Advocates are trying again for a bill that would add seats for a parent and teachers to the Maryland State Board of Education.
A similar measure was passed by Democratic majorities in the legislature last year, but vetoed by Gov. Lawrence J. Hogan Jr. (R).
The House of Delegates gave preliminary approval to the measure, House Bill 87, on Wednesday morning, with a final vote scheduled for later this week. The Senate Education, Health and Environmental Affairs Committee, which passed the measure last session, held a hearing on the Senate cross-file in the afternoon.
The bill would add three new members to the Maryland State Board of Education: a parent, and two teachers, one with a background in elementary grades and one with a background in secondary grades.
The new teacher members would be chosen after an election by teachers in the state coordinated by the Maryland State Department of Education.
The parent member would be selected by the governor from a list of candidates submitted by the Maryland PTA. All three members would be subject to confirmation by the Maryland Senate.
In the House, Democratic lawmakers defeated two amendments from Republican colleagues on Wednesday morning that would have removed the election process for the teacher candidates and removed a requirement that the state teachers unions receive notice ahead of an election.
In vetoing similar legislation in 2018, Hogan expressed concern that the Maryland State Education Association or Baltimore Teachers Union could exert too much influence in the elections or on the state board.
“The participation of individuals selected to represent a specific special interest union group, could have unintended negative consequences and could result in encouraging narrowly focused agendas that are in the interest of a few and not for the common good,” Hogan wrote on May 24, 2018. “A policy making board of the magnitude and importance of the Maryland State Board of Education should represent all stakeholder groups, but most of all who are singularly focused on the needs of Maryland school children and not just be a collection of special interest group representatives.”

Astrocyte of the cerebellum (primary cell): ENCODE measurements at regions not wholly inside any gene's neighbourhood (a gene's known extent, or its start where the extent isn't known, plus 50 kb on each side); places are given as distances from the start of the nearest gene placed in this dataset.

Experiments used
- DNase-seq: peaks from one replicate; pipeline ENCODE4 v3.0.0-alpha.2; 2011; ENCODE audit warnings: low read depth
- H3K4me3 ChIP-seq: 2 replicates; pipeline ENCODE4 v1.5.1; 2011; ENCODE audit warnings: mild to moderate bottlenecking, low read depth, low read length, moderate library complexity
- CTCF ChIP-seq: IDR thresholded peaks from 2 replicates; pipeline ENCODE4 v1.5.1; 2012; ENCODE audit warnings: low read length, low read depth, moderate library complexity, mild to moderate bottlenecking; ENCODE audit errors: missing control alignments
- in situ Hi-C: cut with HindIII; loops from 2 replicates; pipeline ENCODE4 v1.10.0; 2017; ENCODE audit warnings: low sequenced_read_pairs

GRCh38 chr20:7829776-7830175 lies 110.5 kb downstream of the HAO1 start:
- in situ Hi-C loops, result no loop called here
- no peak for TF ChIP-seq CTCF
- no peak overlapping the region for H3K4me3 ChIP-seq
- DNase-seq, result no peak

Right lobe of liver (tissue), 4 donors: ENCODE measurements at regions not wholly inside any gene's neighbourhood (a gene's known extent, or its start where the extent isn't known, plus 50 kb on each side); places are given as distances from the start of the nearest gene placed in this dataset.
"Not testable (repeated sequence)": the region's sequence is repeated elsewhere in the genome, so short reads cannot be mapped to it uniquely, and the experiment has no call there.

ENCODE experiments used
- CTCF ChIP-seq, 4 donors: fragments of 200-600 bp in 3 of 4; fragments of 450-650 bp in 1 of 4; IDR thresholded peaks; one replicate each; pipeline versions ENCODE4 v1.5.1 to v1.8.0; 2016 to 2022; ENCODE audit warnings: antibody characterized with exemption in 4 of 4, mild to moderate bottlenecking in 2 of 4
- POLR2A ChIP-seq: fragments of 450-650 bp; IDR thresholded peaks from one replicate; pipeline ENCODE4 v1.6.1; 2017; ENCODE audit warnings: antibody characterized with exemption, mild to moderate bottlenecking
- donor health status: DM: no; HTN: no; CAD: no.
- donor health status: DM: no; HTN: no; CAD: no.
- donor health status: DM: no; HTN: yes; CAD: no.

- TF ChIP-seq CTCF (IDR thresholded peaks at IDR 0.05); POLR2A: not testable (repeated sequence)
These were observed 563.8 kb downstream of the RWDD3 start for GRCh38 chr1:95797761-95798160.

Del. Eric D. Ebersole (D-Baltimore, Howard), who has sponsored the measure the last two years, said the 2019 bill aims to alleviate some of those concerns by shifting the selection of teacher members to an election of all certified teachers in the state.
The bill received some early support in the Senate, where it is sponsored by Sen. Craig Zucker (D-Montgomery).
Three members of the committee, including Chairman Paul Pinsky (D-Prince George’s) have signed on as cosponsors.
Committee member Sen. Arthur Ellis (D-Charles) said he agrees with the spirit of the bill, calling it a little modest, even.
“This is very modest. We need more educators to make education policy in Maryland,” Ellis said during the hearing. “So I look forward to improving that over the years.”
The current Maryland State Board of Education opposes the bill.
Board President Justin M. Hartings said the state board has an open-door policy to accept information from anyone interested in the work of the state board and State Department of Education. He said the specific carve-out to add teachers could establish a precedent to add even more members in the future and remarked that the selection of teachers seemed arbitrary when the voices of other interest groups could be just as helpful to the board.
“How do you stop from continuing to add more and more and more stakeholders?” Hartings asked.
He said the state department is also concerned about its ability to conduct the election required in the bill.
The Maryland Association of Boards of Education is also opposed to the bill, Ellis said.
Under current law, teachers and anyone else who is subject to the authority of the state board is not eligible to be appointed to the board. Eleven states either require or allow a teacher to be a member of the state board of education and nine states prohibit teacher members on the state board, according to a Department of Legislative Services analysis. Two states, Massachusetts and Nevada, require a parent of a public school student to be appointed to the board.